The Pitt County Coalition Against Human Trafficking will meet Thursday, Sept. 16, at 9:30 a.m. virtually.
The September meeting will feature guest speaker, Lillie Malpass (she/her/hers), the executive director of the Pitt County Coalition on Substance Use (PCCSU).
Malpass completed her masters in public health from East Carolina University in 2020. She is a certified health education specialist and is passionate about educating the community on substance use, trauma and recovery.
Originally from Hallsboro, N.C., Malpass now considers Pitt County her second home.
She is currently teaching two sections of HLTH 4611 – Program Evaluation for the Department of Health Education and Promotion at ECU.
“The intersection between substance use and human trafficking in Pitt County and all of North Carolina is large,” said PCCAHT facilitator Pam Strickland.
“It is important that we come to the table and talk about these intersections and how one leads to the other or vice versa. Ms. Malpass will offer our coalition insight into the issue in Pitt County, as well as an avenue for professionals at our table to collaborate with professionals and community members at hers.”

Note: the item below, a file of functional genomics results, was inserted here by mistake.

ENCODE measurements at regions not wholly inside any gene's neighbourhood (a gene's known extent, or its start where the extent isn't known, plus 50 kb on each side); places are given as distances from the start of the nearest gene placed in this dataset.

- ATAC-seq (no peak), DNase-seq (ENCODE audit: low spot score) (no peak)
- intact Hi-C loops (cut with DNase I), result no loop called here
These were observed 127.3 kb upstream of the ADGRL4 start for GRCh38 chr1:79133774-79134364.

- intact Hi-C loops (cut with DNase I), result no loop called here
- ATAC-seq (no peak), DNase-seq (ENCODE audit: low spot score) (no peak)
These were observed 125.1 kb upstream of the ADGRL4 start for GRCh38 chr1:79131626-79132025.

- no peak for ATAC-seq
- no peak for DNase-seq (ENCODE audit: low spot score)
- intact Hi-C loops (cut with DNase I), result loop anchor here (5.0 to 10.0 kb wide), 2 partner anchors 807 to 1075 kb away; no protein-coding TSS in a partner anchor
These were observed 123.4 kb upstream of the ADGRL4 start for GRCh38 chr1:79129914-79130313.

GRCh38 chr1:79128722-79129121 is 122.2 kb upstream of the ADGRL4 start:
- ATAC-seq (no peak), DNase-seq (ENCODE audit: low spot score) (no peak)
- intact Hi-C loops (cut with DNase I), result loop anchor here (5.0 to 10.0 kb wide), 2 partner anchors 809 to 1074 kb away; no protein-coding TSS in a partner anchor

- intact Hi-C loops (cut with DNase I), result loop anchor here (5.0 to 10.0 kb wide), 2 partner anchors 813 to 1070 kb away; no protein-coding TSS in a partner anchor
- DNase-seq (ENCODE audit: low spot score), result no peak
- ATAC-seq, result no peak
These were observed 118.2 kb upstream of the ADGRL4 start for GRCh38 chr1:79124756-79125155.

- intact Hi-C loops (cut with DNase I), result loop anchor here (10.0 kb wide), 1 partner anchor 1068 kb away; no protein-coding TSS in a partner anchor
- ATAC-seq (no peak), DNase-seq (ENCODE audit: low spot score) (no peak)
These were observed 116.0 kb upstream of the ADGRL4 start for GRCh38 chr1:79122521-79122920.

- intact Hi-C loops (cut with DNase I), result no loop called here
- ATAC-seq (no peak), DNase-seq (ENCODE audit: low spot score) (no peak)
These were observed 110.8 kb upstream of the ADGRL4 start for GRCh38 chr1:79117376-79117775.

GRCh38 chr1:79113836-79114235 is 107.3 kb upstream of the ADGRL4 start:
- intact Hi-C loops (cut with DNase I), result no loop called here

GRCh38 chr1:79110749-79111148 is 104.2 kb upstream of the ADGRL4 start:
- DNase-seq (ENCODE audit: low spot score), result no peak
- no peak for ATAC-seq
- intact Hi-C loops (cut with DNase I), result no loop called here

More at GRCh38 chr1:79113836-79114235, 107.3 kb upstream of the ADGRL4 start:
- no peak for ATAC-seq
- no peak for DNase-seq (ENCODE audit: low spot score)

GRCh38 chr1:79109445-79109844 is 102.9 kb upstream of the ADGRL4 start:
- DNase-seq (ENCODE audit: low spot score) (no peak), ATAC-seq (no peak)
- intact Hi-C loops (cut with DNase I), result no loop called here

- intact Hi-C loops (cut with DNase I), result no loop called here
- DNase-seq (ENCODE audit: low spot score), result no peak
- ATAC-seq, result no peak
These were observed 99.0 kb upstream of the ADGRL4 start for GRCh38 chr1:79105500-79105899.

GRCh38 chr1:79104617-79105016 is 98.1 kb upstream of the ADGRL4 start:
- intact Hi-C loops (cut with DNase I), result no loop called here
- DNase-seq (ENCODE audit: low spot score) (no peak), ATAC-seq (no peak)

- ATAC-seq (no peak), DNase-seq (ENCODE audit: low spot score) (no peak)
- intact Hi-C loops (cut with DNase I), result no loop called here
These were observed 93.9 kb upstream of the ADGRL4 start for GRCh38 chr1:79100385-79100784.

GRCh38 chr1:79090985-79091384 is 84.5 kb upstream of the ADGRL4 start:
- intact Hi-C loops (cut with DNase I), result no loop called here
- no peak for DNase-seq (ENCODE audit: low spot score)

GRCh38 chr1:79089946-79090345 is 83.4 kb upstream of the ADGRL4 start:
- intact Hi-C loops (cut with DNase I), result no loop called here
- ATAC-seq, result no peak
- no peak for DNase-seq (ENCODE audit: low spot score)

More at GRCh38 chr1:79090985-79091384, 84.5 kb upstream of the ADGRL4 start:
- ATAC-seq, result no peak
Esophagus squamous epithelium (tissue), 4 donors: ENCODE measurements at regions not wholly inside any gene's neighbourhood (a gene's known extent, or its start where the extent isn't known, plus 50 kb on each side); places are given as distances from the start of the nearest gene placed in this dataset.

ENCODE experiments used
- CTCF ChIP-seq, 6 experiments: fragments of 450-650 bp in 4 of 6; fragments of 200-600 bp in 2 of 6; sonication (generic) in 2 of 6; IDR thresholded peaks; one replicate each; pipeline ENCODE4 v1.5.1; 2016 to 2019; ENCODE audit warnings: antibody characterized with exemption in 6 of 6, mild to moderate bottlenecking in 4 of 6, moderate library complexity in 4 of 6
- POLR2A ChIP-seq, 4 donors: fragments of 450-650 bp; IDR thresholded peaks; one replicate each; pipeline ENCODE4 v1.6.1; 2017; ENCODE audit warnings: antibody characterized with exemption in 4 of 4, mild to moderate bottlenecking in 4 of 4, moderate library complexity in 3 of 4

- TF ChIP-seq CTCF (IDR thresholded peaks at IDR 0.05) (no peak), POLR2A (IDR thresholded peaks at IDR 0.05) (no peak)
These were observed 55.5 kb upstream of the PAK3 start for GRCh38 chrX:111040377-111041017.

The Pitt County Coalition Against Human Trafficking will welcome Ashley Lowe, survivor and advocate, to speak on her experiences and her work around providing support to girl survivors of exploitation and trafficking during the scheduled June meeting.
Lowe works as an advocate for the nonprofit organization Karana Rising.
Karana Rising supports survivors for life, not just a season, customizing a path to wellness that involves body, mind, soul, and community.
“I love advocating for girls who were like me,” Lowe said.